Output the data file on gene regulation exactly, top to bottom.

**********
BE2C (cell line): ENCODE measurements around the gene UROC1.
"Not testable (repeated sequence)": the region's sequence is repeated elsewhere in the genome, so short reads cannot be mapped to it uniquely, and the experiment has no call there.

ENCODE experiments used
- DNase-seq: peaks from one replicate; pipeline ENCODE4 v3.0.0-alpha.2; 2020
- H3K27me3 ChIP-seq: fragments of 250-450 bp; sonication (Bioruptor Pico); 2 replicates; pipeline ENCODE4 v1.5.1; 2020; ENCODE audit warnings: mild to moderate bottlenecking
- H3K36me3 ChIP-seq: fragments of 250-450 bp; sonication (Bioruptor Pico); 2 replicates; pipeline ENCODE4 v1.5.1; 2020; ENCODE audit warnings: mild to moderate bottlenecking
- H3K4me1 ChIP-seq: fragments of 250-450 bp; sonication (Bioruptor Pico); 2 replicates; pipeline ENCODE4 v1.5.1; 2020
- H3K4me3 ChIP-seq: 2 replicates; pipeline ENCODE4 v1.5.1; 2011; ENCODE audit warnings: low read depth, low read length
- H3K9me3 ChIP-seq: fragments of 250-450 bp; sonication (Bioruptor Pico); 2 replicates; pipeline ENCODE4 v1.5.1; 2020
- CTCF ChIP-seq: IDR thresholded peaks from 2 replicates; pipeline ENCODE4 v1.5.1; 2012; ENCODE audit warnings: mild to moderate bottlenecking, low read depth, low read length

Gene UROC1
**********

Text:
BE2C (cell line): ENCODE measurements around the gene UROC1.
"Not testable (repeated sequence)": the region's sequence is repeated elsewhere in the genome, so short reads cannot be mapped to it uniquely, and the experiment has no call there.

ENCODE experiments used
- DNase-seq: peaks from one replicate; pipeline ENCODE4 v3.0.0-alpha.2; 2020
- H3K27me3 ChIP-seq: fragments of 250-450 bp; sonication (Bioruptor Pico); 2 replicates; pipeline ENCODE4 v1.5.1; 2020; ENCODE audit warnings: mild to moderate bottlenecking
- H3K36me3 ChIP-seq: fragments of 250-450 bp; sonication (Bioruptor Pico); 2 replicates; pipeline ENCODE4 v1.5.1; 2020; ENCODE audit warnings: mild to moderate bottlenecking
- H3K4me1 ChIP-seq: fragments of 250-450 bp; sonication (Bioruptor Pico); 2 replicates; pipeline ENCODE4 v1.5.1; 2020
- H3K4me3 ChIP-seq: 2 replicates; pipeline ENCODE4 v1.5.1; 2011; ENCODE audit warnings: low read depth, low read length
- H3K9me3 ChIP-seq: fragments of 250-450 bp; sonication (Bioruptor Pico); 2 replicates; pipeline ENCODE4 v1.5.1; 2020
- CTCF ChIP-seq: IDR thresholded peaks from 2 replicates; pipeline ENCODE4 v1.5.1; 2012; ENCODE audit warnings: mild to moderate bottlenecking, low read depth, low read length

Gene UROC1